and to say thank you to the person handing it. To smile
at them and for them to smile back. For the waitress
to call us honey when she sets down the bowl of clam chowder,
and for the driver in the red pick-up truck to let us pass.
We have so little of each other, now. So far
from tribe and fire. Only these brief moments of exchange.
What if they are the true dwelling of the holy, these
fleeting temples we make together when we say, “Here,
have my seat,” “Go ahead—you first,” “I like your hat.”

march 25/RUN

3.25 miles
river road, south/edmund bvld, north/33rd street, west/43rd ave, south
45 degrees
287 confirmed cases of COVID-19

Felt warmer today. Wore shorts with tights underneath and my orange pullover. No gloves, no buff. Started on the path by the gorge, but it was crowded. At one point, three walkers were evenly spread out across the path. I had to temporarily cross the road and run in the grass. What is wrong with people? Still managed to keep my 6 feet of distance. Decided at the 44th street parking lot, to cross over to the grass on the other side and then run on the road at Edmund. Much better. If there are this many people out on the trail, and some of them refuse to honor a safe distance, I might have to start running on Edmund all the time. Not as nice as being right by the river, but still a nice view. And still outside. Took a left at 33rd and ran through the neighborhood on the edge of the road, mostly in the sandy grit. ShShShShShSh. Love that sound and the feeling of my feet slightly slipping. Why? Not sure. Was able to greet Dave the Daily Walker. I’m glad he’s doing okay.

birds! birds! birds!

Even as I recognize that chattering birds have been here all along, there is something different about hearing them in early spring. So loud today. Heard a few mourning doves and my favorite: the bird who does a rapid fire of sharp noises, almost like a laser gun from a 1970s sci-fi movie. Pu Pu Pu Pu Pu Pu. What is that bird? update from Sara, 2024: I can’t resist chiming in here: a cardinal. Also heard at least one woodpecker. Will I ever be able to recognize and remember bird sounds? I think it might take years.


I am the wind and the wind is invisible, all the leaves
tremble but I am invisible, bloom without flower, knot
without rope, song without throat in wingless flights, dark
boat in the dark night, pure velocity. As the hammer is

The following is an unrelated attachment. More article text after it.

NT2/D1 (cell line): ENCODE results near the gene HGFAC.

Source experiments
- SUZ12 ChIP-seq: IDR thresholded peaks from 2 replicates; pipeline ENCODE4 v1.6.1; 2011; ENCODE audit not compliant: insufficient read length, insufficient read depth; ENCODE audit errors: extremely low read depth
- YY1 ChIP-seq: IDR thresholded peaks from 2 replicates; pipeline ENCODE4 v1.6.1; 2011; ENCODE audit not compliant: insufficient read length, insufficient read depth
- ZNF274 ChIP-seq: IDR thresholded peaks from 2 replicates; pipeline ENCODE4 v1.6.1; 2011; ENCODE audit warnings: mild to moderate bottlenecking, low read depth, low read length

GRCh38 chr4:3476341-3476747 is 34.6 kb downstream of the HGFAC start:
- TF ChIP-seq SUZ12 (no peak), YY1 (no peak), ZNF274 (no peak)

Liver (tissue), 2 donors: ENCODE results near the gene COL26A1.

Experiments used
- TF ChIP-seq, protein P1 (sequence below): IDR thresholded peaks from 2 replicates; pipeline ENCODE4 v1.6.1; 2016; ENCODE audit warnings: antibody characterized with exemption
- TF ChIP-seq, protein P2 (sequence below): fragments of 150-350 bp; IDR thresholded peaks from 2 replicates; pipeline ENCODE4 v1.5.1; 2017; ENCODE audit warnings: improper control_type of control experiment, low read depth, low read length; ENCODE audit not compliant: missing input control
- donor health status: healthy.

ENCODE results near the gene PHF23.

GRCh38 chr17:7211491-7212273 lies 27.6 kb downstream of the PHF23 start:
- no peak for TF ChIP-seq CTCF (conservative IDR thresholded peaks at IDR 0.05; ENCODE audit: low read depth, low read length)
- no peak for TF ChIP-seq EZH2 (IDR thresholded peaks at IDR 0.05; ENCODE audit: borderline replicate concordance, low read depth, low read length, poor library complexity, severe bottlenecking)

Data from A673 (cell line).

a hammer when it hits the nail, and the nail is a nail when
it meets the wood, and the invisible table begins to appear
out of mind, pure mind, out of nothing, pure thinking.
Through darkness, through silence, a vector, a violence,
I labor, I lumber, I fuel forward through the valley as
winter, as water, I mist and frost, flexible and elastic to
the task. I am the hand that lifts the rock, I am the mind
that strings the worm and throws the line and feels the tug,
the flex in the pole, and foot by foot I find the groove,
the trace in the thicket, the key in the lock, as root breaks
moving through the stations of the yardstick. I track,
I follow, I hinge and turn, frictionless and efficient as an
equal sign. I flip and fold, I superimpose, I become
location and you veer toward me, the eye to which you
are relative, magnetized for your revelation. Hook and bait,
polestar and checkmate, I am your arrival, there is no
refusal, we are here, you see, together, we are already here.

5 Things I Like About this Poem

  • The flow and effortless movement forward
  • Assonance: rope/throat/boat
  • through silence, a vector, a violence
  • I labor, I lumber, I fumble forward
  • I am the hand that lifts the rock, I am the mind/ that strings the worm and throws the line and feels the tug,/ the flex in the pole, and foot by foot I find the groove,/ the trace in the thicket, the key in the lock, as root breaks/ rock, from seed to flower to fruit to rot, a holy pilgrim/ moving through the stations of the yardstick.

I just remembered why this poet seems familiar–I just listened to an amazing podcast with him! Episode 52: Richard Siken–Commonplace Conversation with Poets (and other People)/ Rachel Zucker A great interview and really intense when he talks about how fucked up his father was.